The Trick to Make LLaMa Fit into Your Pocket: Meet OmniQuant, an AI Me …

Large language models (LLMs), like the infamous ChatGPT, have achieved impressive performance on a variety of natural language processing tasks, such as machine translation, text summarization, and question-answering. They have changed the way we communicate with computers and the way we do our tasks. 

LLMs have emerged as transformative entities, pushing the boundaries of natural language understanding and generation. Among these, ChatGPT stands as a remarkable example, representing a class of LLMs designed to interact with users in conversational contexts. These models are the result of extensive training on extremely large text datasets. This gives them the ability to comprehend and generate human-like text.

However, these models are computationally and memory-intensive, which limits their practical deployment. As the name suggests, these models are large; when we mean large, we mean it. The most recent open-source LLM, LLaMa2 from Meta, contains around 70 billion parameters. 

Reducing these requirements is an important step in making them more practical. Quantization is a promising technique to reduce the computational and memory overhead of LLMs. There are two main ways to do quantization – post-training quantization (PTQ) and quantization-aware training (QAT). While QAT offers competitive accuracy, it’s prohibitively expensive in terms of both computation and time. Therefore, PTQ has become the go-to method for many quantization efforts. 

Existing PTQ techniques, like weight-only and weight-activation quantization, have achieved significant reductions in memory consumption and computational overhead. However, they tend to struggle with low-bit quantization, which is crucial for efficient deployment. This performance degradation in low-bit quantization is primarily due to the reliance on handcrafted quantization parameters, leading to suboptimal results.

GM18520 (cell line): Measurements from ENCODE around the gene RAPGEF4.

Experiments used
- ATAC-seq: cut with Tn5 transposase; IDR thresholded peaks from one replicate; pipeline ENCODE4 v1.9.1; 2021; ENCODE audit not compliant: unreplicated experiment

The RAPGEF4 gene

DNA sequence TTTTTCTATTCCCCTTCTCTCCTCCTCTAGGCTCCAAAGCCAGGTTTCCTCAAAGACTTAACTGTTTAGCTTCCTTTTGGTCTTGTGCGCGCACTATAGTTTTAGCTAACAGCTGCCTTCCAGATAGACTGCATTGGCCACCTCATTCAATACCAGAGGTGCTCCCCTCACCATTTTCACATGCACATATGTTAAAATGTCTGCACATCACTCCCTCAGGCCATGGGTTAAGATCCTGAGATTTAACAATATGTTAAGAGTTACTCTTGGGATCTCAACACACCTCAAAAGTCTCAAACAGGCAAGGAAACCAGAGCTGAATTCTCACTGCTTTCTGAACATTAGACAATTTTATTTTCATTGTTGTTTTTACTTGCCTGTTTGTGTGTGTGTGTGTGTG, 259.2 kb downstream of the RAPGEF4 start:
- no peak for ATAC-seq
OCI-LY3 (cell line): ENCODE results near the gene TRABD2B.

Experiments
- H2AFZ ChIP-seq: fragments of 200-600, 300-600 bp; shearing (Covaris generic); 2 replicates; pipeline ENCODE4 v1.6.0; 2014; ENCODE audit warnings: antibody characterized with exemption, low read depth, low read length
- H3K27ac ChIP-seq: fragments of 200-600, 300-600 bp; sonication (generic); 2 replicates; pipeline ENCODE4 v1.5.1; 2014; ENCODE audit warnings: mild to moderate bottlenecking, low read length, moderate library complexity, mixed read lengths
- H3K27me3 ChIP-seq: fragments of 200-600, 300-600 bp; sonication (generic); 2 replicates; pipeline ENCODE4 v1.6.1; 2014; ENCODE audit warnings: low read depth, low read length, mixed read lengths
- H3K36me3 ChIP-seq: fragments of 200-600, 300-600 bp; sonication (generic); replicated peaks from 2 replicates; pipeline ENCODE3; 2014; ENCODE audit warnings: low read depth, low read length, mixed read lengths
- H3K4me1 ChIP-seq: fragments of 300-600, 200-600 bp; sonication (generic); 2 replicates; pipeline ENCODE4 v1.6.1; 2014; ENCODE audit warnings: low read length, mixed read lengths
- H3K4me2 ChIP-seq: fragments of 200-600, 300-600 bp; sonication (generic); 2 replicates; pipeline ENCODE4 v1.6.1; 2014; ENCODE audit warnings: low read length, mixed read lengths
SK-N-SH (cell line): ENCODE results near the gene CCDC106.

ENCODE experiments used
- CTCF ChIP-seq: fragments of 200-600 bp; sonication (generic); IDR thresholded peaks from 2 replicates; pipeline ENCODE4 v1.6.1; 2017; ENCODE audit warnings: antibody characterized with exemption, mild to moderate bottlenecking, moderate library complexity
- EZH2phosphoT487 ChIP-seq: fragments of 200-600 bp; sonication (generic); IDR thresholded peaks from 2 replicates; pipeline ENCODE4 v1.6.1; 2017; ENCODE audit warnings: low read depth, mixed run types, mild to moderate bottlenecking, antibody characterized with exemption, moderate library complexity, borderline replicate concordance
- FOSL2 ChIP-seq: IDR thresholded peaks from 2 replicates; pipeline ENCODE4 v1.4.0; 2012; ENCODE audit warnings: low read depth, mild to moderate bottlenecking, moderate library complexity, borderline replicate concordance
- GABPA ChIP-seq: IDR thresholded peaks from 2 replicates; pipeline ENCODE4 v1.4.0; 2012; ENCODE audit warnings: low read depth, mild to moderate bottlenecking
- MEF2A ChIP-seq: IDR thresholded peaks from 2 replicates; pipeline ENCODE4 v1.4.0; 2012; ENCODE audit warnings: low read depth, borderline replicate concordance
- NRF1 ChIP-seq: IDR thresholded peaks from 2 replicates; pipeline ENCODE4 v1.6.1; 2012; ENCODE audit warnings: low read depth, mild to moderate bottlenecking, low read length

Let us meet with OmniQuant. It is a novel quantization technique for LLMs that achieves state-of-the-art performance across various quantization scenarios, particularly in low-bit settings, while preserving the time and data efficiency of PTQ.

Characteristics of OmniQuant on LLaMa family. Source:

OmniQuant takes a unique approach by freezing the original full-precision weights and incorporating a limited set of learnable quantization parameters. Unlike QAT, which involves cumbersome weight optimization, OmniQuant focuses on individual layers in a sequential quantization process. This allows for efficient optimization using simple algorithms. 

OmniQuant consists of two crucial components – Learnable Weight Clipping (LWC) and Learnable Equivalent Transformation (LET). LWC optimizes the clipping threshold, modulating extreme weight values, while LET tackles activation outliers by learning equivalent transformations within a transformer encoder. These components make full-precision weights and activations more amenable to quantization.

The flexibility of OmniQuant shines through its versatility, catering to both weight-only and weight-activation quantization. The best part is that OmniQuant introduces no additional computational burden or parameters for the quantized model, as the quantization parameters can be fused into the quantized weights.

Overview of OmniQuant. Source:

Instead of jointly optimizing all parameters across the LLM, OmniQuant sequentially quantifies the parameters of one layer before moving on to the next. This allows OmniQuant to be optimized efficiently using a simple stochastic gradient descent (SGD) algorithm.

It is a practical model as it’s quite easy to implement even on a single GPU. You can train your own LLM in 16 hours, which makes them really accessible in various real-world applications. Also, you do not sacrifice performance as OmniQuant outperforms previous PTQ-based methods.

Though, it is still a relatively new method, and there are some limitations to its performance. For example, it can sometimes produce slightly worse results than full-precision models. However, this is a minor inconvenience of OmniQuant as it is still a promising technique for the efficient deployment of LLMs.

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